You know that kid in school who, when given an assignment, can’t help taking the prompt in a direction it wasn’t really supposed to go in the first place, and sometimes it means they write something truly great, but mostly it just looks like they just can’t stick to an assignment? Well, that kid was me. (Any former teachers of mine are probably shaking their heads. At least I realize this now, right?) As I sit to write this blog post, I struggle between what I think I should write, and what I want to write. And since I recently vowed to you, whoever you are out there, that I will be honest and write often, I am going to go with what I want. (Even though it was my own self-imposed assignment to begin with.) A couple months ago, a friend and former classmate of mine, Ian McClerin (who is directing a feature film of his own this summer) introduced me through Facebook to his neighbor, Alejandra Rodriguez. Alejandra, a Professor of Spanish and Sacred Theater at Duke University, grew up in Santiago de Compostela. She agreed to meet with me to share stories of her hometown, and so we met, on Saint Patrick’s Day, in a café in Durham, NC.
Looking back over the preproduction of Travel Light., I realize now that my conversation with Alejandra was one of the first times when this film felt real to me, one of the first times I felt like I was getting new textures of Spain that stacks of guide books and countless Google searches couldn’t provide. Alejandra showed me photos of her beloved hometown, small details such as the placements of statues in a cathedral providing the launch-point for epic tales. She said a million beautiful things that fed my imagination, but there was one thing that stood out, one thing that I’ve gone back to again and again as I’ve thought about my hopes for this film. And that’s what, three paragraphs of exposition in, I’m going to write about.
(Don’t worry, more of Alejandra’s stories and insights will be featured in the actual film.)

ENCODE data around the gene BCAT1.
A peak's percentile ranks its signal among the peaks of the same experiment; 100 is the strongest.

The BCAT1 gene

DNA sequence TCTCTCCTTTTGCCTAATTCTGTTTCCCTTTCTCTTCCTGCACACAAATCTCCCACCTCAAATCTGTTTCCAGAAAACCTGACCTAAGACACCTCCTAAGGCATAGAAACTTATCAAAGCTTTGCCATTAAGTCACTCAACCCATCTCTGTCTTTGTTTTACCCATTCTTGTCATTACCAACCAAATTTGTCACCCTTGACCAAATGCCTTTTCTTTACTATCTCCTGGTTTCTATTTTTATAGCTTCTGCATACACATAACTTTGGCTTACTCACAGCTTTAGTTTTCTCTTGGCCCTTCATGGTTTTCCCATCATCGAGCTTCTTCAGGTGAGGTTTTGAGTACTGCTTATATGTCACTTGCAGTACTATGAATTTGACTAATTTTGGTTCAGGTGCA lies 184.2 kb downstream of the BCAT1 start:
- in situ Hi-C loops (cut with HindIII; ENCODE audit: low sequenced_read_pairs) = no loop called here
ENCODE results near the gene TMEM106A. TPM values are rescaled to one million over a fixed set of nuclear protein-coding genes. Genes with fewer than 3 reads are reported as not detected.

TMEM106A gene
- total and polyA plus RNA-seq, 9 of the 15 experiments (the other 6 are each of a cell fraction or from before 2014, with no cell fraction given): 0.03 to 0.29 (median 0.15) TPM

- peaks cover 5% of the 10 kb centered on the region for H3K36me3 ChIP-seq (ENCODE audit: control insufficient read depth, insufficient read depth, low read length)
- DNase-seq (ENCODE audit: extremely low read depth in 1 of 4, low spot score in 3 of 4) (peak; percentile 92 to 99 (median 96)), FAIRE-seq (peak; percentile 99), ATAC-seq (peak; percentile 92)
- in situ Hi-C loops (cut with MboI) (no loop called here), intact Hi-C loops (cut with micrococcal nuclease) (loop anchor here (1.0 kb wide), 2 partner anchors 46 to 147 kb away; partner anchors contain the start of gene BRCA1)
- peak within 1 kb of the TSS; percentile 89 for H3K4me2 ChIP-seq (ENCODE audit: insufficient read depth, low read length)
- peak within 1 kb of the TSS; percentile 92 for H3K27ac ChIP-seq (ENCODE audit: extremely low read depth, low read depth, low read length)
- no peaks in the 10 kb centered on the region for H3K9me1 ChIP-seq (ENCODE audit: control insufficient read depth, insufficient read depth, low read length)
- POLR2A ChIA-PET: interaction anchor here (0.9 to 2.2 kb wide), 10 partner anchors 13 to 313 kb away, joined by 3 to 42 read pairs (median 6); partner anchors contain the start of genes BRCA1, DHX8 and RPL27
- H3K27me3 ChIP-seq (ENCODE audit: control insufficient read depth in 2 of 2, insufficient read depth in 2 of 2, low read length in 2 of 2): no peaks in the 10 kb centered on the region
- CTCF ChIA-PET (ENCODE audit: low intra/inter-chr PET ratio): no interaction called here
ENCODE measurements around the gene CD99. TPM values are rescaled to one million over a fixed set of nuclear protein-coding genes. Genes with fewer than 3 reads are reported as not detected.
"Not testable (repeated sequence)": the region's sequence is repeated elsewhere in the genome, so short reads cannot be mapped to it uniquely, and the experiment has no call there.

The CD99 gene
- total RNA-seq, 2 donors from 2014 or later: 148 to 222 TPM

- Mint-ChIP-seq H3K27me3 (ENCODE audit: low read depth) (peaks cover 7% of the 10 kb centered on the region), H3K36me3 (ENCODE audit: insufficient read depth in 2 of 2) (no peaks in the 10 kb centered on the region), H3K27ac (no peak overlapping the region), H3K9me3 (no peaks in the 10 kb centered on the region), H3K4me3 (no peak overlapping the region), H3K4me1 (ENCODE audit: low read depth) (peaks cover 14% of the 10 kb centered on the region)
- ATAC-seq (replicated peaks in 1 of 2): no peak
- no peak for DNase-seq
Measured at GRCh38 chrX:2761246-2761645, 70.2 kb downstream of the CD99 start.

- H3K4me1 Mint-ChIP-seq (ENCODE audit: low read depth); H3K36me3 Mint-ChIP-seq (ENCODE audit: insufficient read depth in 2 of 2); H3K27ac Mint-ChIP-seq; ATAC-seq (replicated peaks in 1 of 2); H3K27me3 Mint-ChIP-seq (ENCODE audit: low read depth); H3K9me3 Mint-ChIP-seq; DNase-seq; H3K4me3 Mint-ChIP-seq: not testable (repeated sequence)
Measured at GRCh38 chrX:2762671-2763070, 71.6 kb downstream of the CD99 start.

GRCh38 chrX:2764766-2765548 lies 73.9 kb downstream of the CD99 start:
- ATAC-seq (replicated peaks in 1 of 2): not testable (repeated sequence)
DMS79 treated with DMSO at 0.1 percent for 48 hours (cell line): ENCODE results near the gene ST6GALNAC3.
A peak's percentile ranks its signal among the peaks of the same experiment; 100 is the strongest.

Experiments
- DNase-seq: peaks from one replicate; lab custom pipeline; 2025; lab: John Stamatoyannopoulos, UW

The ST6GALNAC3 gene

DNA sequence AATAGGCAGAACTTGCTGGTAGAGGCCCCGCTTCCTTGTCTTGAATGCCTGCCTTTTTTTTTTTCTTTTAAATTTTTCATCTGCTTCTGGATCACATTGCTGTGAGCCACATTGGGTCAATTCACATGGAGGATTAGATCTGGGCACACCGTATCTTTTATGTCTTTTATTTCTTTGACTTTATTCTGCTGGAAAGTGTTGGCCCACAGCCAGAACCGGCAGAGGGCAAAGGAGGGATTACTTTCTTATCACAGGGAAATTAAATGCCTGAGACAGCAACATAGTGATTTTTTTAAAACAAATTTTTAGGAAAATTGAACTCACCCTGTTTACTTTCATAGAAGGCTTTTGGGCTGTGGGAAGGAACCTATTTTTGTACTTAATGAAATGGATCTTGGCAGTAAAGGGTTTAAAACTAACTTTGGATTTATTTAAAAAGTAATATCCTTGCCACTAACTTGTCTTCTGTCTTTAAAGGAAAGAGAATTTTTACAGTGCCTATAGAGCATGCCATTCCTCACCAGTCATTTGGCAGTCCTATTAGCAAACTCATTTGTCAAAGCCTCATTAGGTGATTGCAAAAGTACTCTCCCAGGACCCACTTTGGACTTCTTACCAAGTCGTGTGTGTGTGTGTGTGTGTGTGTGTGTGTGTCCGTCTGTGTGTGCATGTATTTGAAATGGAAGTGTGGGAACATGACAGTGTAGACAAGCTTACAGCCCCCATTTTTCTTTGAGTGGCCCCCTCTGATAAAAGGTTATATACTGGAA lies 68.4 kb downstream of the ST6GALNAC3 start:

A person’s character is defined by the land they live on. That’s what Alejandra said when describing the people of Santiago de Compostela. It’s a belief held throughout Spain, she explained. Santiago de Compostela sits in the mountains, veiled in mist, rain feeding both its hills and the poetic, guarded, wittily sarcastic nature of its people. The Meseta of Spain, with its open land, houses an open people, who hold no secrets, who put everything out in the open. The land-to-people analogies can continue, of course, and it got me to thinking about how the land I’ve lived on has shaped my life.
I’ve lived the Carolinas most of my life, but it’s Winston-Salem, this small city I expected to not like very much when I first moved here, that somehow has my heart. Winston-Salem rests in what’s known as The Foothills, the gateway to the mountains. We’re The City of the Arts, a city trying to grow beyond its tobacco roots and build something new, something that will last.
What does my love of Winston-Salem, this town where I went to college and now live, say about me?
Do I love it because this land, this city, reflects where I am in my life right now? I’m so small, on the threshold of this mountain, stretching to become something more, to grow, to see what potential might have been there all along, if I’d only had eyes to see it.
This idea of being defined by land? It’s not that crazy, that foreign. Everyone who makes the pilgrimage along the Camino de Santiago believes it, whether they realize it or not. This journey across land, this metaphor, this microcosm of the human experience, with all its challenges and beauty, is supposed to redefine people. Breaking free of the land you live in, the land that shapes you, and going somewhere different… you have to change. I can’t guess how I’ll be redefined by this journey, if I’ll be tougher or wiser or more open to whatever life brings. Not knowing what’s in store scares me. I know the land I live on now… the blackberry patch in my front yard, the creek that runs through Washington Park, the trails of Pilot Mountain… Thus, I know myself.
How will this summer in a foreign land reshape me? -Lindsay